For the moment.

"What those guys did is going to inspire other guys," said Huma, whose non-profit NCPA is now more than a decade old. "There is an outlet to put pressure on the NCAA to do right for its athletes."

The NCAA reacted saying it is open to "civil debate," because what other choice does it have? The association has created that civil debate and is no longer in charge of it. It can be argued that the governing body is now in self-preservation mode. Major lawsuits loom. Folks are questioning the existence of the association itself.

When the commissioners spoke out adamantly in July, Mark Emmert embraced the discourse. Save-the-date notices were sent to administrators for a discussion at January's NCAA Convention. A survey was sent out asking participants how they want the board of directors to look in the future.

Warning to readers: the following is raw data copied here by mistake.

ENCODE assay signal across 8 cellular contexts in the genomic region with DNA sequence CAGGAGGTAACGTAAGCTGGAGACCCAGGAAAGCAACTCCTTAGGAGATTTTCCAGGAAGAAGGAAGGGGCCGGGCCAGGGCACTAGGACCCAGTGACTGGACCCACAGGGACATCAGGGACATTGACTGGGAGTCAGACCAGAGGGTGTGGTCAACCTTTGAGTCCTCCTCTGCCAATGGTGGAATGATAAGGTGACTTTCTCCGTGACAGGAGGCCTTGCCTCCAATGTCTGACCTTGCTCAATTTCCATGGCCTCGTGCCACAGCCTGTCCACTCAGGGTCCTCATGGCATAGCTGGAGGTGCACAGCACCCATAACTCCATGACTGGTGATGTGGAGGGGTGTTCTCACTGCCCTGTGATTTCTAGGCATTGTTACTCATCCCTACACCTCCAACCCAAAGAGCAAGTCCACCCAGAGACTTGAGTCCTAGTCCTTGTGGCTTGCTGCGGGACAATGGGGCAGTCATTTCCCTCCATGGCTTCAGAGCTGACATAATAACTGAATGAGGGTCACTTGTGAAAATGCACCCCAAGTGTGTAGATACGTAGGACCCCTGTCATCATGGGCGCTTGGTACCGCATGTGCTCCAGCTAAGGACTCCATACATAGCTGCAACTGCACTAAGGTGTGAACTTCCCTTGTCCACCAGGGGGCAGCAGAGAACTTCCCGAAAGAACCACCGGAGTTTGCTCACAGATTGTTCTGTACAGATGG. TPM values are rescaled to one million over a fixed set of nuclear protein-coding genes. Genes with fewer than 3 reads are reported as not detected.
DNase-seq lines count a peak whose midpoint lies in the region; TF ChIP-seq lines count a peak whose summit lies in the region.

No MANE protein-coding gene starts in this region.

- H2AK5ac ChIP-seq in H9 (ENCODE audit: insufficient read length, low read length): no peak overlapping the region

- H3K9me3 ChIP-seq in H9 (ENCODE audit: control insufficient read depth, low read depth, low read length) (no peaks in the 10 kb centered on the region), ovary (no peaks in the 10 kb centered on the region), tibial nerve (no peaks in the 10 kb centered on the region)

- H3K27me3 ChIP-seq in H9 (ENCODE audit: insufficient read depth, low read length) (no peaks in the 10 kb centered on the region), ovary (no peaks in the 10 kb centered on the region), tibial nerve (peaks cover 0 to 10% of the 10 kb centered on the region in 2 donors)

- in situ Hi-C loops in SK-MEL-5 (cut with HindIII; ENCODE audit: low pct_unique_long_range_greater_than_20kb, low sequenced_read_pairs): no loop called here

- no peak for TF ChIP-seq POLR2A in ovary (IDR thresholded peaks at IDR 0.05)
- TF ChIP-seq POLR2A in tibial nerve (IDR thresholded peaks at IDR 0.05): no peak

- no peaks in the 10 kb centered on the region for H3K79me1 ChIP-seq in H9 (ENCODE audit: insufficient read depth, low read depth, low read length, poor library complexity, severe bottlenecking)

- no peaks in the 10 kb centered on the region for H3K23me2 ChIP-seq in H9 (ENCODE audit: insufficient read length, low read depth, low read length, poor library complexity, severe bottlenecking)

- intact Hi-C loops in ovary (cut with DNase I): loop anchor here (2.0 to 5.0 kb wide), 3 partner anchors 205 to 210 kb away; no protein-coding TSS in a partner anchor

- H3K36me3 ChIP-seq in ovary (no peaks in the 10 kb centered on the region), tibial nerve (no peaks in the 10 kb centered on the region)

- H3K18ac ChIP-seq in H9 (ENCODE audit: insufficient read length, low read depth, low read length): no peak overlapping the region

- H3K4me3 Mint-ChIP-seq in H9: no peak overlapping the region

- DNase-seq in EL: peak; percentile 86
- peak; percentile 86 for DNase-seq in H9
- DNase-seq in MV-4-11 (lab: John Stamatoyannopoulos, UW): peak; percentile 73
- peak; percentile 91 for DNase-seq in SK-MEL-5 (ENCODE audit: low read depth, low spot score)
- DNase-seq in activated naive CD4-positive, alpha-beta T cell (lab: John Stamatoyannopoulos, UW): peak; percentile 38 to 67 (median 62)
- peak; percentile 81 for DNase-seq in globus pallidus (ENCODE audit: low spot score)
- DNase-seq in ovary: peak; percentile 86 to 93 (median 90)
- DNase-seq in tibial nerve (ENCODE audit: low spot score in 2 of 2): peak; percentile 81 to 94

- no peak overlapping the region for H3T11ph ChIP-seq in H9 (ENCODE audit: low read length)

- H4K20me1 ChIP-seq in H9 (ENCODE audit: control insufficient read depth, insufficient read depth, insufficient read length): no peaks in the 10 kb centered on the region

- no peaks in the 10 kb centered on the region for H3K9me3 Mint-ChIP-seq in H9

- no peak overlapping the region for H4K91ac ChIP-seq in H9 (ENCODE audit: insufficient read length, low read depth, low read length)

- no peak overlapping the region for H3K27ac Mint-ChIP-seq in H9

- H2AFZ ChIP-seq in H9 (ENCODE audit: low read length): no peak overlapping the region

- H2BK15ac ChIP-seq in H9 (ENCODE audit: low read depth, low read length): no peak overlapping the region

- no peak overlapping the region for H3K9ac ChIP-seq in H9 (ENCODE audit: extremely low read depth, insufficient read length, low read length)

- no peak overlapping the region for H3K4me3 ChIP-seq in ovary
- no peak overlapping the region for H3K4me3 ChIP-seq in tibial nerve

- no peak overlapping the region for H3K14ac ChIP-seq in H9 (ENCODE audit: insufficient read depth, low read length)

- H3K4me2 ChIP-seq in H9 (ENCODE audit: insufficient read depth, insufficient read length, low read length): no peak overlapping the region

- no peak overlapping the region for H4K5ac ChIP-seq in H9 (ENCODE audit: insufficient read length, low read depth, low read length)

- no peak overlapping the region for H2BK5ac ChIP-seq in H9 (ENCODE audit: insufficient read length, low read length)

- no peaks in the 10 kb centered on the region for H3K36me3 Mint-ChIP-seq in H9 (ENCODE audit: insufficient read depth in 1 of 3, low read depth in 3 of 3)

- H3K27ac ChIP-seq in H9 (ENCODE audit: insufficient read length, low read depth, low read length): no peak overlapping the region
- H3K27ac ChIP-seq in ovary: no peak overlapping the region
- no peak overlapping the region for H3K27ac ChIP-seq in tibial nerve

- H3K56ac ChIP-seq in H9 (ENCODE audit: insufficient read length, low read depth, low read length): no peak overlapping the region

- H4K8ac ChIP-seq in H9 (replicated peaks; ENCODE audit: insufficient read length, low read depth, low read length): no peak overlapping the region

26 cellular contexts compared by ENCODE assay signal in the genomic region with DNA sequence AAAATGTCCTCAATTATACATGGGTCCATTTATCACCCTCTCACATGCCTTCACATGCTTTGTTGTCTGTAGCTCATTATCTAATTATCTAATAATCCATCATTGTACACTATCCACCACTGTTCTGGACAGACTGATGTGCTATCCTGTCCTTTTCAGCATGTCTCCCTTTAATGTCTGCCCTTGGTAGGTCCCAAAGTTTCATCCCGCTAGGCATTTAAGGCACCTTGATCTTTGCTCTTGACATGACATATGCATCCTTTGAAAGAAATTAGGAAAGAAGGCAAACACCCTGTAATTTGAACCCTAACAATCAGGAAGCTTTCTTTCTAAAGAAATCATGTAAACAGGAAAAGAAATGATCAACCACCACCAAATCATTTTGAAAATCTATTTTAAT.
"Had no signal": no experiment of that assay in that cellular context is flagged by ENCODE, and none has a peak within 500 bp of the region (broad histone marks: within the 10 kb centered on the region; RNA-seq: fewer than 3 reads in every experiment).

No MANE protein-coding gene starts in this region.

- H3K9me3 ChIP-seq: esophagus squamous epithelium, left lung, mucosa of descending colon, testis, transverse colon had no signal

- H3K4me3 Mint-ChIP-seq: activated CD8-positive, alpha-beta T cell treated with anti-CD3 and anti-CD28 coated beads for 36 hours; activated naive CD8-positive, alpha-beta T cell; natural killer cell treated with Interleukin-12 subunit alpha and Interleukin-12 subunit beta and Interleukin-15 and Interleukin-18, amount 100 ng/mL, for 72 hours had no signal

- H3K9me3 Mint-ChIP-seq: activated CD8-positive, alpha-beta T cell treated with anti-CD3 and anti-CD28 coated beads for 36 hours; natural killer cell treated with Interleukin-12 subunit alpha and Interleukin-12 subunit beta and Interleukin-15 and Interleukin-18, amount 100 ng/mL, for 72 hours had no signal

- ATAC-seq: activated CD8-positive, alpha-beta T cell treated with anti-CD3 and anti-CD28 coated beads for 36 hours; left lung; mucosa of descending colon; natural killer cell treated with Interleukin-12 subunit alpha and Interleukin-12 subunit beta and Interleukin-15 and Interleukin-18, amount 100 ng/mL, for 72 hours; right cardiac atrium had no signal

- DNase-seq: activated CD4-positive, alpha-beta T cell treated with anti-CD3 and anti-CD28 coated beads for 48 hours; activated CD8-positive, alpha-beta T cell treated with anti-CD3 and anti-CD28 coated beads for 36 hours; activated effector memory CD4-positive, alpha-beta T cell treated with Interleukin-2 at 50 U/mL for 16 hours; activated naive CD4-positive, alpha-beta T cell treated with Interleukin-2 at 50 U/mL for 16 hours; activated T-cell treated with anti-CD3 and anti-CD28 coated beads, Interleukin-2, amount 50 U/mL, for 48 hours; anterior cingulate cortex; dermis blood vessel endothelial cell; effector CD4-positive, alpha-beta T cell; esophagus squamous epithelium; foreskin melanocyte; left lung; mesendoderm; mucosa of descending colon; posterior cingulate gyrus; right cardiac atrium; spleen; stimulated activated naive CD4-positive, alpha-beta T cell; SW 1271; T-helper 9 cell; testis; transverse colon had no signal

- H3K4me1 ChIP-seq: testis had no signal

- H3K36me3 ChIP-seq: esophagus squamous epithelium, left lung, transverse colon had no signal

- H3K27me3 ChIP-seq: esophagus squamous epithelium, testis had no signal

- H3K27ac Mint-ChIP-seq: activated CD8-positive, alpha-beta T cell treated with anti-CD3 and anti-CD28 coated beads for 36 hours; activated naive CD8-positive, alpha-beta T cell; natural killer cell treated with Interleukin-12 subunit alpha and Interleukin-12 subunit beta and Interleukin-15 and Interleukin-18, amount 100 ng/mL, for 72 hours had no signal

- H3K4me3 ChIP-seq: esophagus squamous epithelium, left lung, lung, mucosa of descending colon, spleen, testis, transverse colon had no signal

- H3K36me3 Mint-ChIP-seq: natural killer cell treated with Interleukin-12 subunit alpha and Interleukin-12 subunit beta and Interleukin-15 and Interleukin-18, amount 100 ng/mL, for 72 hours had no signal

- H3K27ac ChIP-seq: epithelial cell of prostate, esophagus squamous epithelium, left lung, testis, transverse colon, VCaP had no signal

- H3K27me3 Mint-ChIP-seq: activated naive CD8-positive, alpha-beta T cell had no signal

That missed the point. Who says there is going to be an NCAA board of directors in the future? It's gotten to that point. With criticism and lawsuits swirling, the fact that the players themselves -- the labor force -- are protesting changes the discussion.

Huma and the players themselves probably don't even know it fully, but they now have the leverage in this battle. They have read "The Shame of College Sports." The money has become obscene. Commissioners make $1 million per year. Coaches make five times that amount.

Conference realignment ripped traditions asunder. Arian Foster says he took money at Tennessee. Then he was called a "prostitute" by a cartoon caricature of a basketball analyst whose sport is as much in the gutter as any.